equation we show that the typical evolution equation of repeated
interactions converges in the field space to the solution of a
quantum Langevin equation, assuming the fact that the associated
Hamiltonian satisfies some particular renormalization property
corresponding to three different time scales. It is to that result
and to some of its extensions
that subsection IV.1 is devoted. In subsection IV.2 we describe a
family of Hamiltonians which seems to be typical of the conditions
obtained above. We show that this family of Hamiltonians describes
altogether free evolution, weak coupling limit and low density limit
terms. Computing the associated quantum Langevin equation at the limit,
we obtain an effective Hamiltonian on $\rH_0$ which contains a new
term. This new term appears only when weak coupling and low density
limits are in presence together in the Hamiltonian. In subsection
IV.3, we apply these results to describe the von Neumann measurement
apparatus in the
Hamiltonian framework of repeated quantum interactions. In subsection IV.4 we
explicitly
compute a simple example. In subsection IV.5 we show that our
approximation theorem
puts into evidence a natural way that completely positive maps have to
converge to Lindblad generators.
\spa{II.}{Discrete dynamics on the atom chain}
\sspa{II.1}{Repeated quantum interactions}
We here give a precise description of our physical model: repeated
quantum interactions.
\bigskip
We consider a small quantum system $\rH_0$ and another quantum system $\rH$ which
represents a piece of environment, a measuring apparatus, incoming
photons$\ld$ We consider the space $\rH_0\otimes \rH$ in order to
couple the two systems, an Hamiltonian $H$ on $\rH_0\otimes\rH$ which
describes the interaction and the associated unitary evolution during
the interval $[0,h]$ of time:
$$
\LL=e^{-ihH}.
$$
This single interaction is therefore described in the Schr\"odinger
picture by
$$
\r\mapsto \LL\,\r\,\LL^\ast
$$
and in the Heisenberg picture by
$$ X \mapsto \LL^\ast X \LL.$$
\bigskip
Now, after this first interaction, we repeat it but this time coupling
the same $\rH_0$ with a new copy of $\rH$. This means that that new
copy was kept isolated until then; similarly the previously considered
copy of $\rH$ will remain isolated for the rest of the experience. One
can think of many physical examples where this situations arises: in
repeated quantum measurement where a family of identical measurement
devices are presented one after the other before the system (or a
single device is refreshened after every use), in quantum optics where
a sequence of independent atoms arrives one after the other to
interact with a field in some cavity for a short time. More generally
it can be seen as a good model if it is assumed that perturbations in
$\rH$ due to the interaction are dissipated after every time $h$.
The sequence of interactions can be described in the following way: the state space for the whole system is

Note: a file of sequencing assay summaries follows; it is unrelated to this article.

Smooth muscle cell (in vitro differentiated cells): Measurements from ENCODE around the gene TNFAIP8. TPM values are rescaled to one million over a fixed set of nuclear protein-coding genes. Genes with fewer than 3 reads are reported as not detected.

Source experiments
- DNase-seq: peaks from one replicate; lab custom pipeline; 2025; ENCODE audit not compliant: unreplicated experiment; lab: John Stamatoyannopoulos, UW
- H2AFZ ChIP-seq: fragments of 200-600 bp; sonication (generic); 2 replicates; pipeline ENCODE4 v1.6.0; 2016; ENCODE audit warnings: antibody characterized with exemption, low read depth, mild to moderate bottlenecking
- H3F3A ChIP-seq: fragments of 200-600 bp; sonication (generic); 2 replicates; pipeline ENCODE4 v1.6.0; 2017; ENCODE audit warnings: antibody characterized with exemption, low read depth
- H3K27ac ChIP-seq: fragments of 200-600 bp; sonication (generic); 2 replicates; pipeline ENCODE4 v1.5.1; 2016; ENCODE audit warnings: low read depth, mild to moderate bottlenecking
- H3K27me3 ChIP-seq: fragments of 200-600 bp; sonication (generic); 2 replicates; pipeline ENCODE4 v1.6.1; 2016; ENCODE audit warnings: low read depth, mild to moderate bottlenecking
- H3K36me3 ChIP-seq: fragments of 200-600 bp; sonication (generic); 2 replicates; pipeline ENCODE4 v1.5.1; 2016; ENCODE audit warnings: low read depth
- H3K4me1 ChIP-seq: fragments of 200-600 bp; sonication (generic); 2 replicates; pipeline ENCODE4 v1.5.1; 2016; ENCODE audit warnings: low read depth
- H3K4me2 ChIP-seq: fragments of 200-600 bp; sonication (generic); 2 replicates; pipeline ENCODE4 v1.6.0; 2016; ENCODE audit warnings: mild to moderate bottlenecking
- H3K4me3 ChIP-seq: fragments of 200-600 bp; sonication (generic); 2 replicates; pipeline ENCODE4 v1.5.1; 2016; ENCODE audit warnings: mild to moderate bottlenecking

$$\rH_0\otimes\bigotimes_\NNE\rH
$$
Index for a few lines only the copies of $\rH$ as $\rH _1$, $\rH _2$,
$\ld$ Define then a unitary operator $\LL _n$ as the canonical
ampliation to $\rH_0\otimes \rH
_1 \otimes \rH _2 \otimes \ldots$ of the operator which acts as $\LL$
on $\rH _0 \otimes \rH_n$; that is, $\LL _n$ acts as the identity on
copies of $\rH$ other than $\rH _n$.
The effect of the n-th interaction in the Schr\"odinger picture writes then
$$ \r \mapsto \LL _n \, \r\, \LL _n ^*,$$
for every density matrix $\r$, so that the effect of the $n$ first interactions is
$$ \r \mapsto u_n\, \r\, u_n^*$$
where $(u_n)_{n\in\NN}$ is a sequence in $\rB(\rH _0 \otimes \bigotimes _{\NNE}\rH)$ which satisfies the equations
$$ \cases{ u_{n+1} = \LL_{n+1} \, u_n \cr \hp{{}_{1}}u_0 \hp{{}_{+}}
= \ I.} \eqno{(1)}
$$
It is evolution equations such as (1) that we are going to study in this article.
\sspa{II.2}{Structure of the atom chain}
We here describe some useful mathematical structure on the space
$\otimes_\NNE\rH$ which will constitute the main ingredient of our
approach.
\bigskip
Let us fix a particular Hilbertian basis $(X^i)_{i\in\L \cup \{0\}}$
for the Hilbert space $\rH$, where we assume (for notational purposes)
that $0 \not\in \L$. This particular choice of notations is motivated
by physical interpretations: indeed, we see the
$X^i$, $i \in \L$, as representing for example the different possible
excited states of an atom. The vector $X^0$ represents the ``ground
state" or ``vacuum state" of the atom and will usually be denoted
$\Omega$.
Let $\TF$ be the tensor product $\bigotimes _{\NNE} \rH$ with respect
to the stabilizing sequence $\Omega$. In other words, this means
simply that an orthonormal basis of $\TF$ is given by the family
$$ \{ X_A; \ A \in \rP_{\NNE,\L}\}$$
where
\def\seqe#1{{{(#1_n)}_{n\in\NNE}}}
-- the set $\rP _{\NN, \L}$ is the set of finite subsets
$$ \{ (n_1, i _1), \ldots, (n_k, i_k)\}$$
of $\NNE \times \L$ such that the $n_i$'s are mutually different.